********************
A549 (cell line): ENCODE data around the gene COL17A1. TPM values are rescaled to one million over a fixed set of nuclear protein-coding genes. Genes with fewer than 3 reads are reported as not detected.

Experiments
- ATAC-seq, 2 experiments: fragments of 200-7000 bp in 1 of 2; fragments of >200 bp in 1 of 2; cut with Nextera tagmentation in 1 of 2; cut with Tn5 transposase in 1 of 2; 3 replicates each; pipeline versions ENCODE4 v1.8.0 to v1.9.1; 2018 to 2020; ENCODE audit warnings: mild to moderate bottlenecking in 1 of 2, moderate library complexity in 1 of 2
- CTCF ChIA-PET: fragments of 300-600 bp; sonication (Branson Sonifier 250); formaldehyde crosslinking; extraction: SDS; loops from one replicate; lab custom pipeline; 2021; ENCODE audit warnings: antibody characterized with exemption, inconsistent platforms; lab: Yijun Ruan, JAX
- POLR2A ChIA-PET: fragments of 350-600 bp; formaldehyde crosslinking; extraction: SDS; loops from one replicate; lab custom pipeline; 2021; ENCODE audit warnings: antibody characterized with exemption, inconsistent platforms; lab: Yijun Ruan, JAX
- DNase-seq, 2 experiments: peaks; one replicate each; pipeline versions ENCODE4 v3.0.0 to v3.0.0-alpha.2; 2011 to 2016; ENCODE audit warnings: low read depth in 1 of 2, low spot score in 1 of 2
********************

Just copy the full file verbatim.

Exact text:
A549 (cell line): ENCODE data around the gene COL17A1. TPM values are rescaled to one million over a fixed set of nuclear protein-coding genes. Genes with fewer than 3 reads are reported as not detected.

Experiments
- ATAC-seq, 2 experiments: fragments of 200-7000 bp in 1 of 2; fragments of >200 bp in 1 of 2; cut with Nextera tagmentation in 1 of 2; cut with Tn5 transposase in 1 of 2; 3 replicates each; pipeline versions ENCODE4 v1.8.0 to v1.9.1; 2018 to 2020; ENCODE audit warnings: mild to moderate bottlenecking in 1 of 2, moderate library complexity in 1 of 2
- CTCF ChIA-PET: fragments of 300-600 bp; sonication (Branson Sonifier 250); formaldehyde crosslinking; extraction: SDS; loops from one replicate; lab custom pipeline; 2021; ENCODE audit warnings: antibody characterized with exemption, inconsistent platforms; lab: Yijun Ruan, JAX
- POLR2A ChIA-PET: fragments of 350-600 bp; formaldehyde crosslinking; extraction: SDS; loops from one replicate; lab custom pipeline; 2021; ENCODE audit warnings: antibody characterized with exemption, inconsistent platforms; lab: Yijun Ruan, JAX
- DNase-seq, 2 experiments: peaks; one replicate each; pipeline versions ENCODE4 v3.0.0 to v3.0.0-alpha.2; 2011 to 2016; ENCODE audit warnings: low read depth in 1 of 2, low spot score in 1 of 2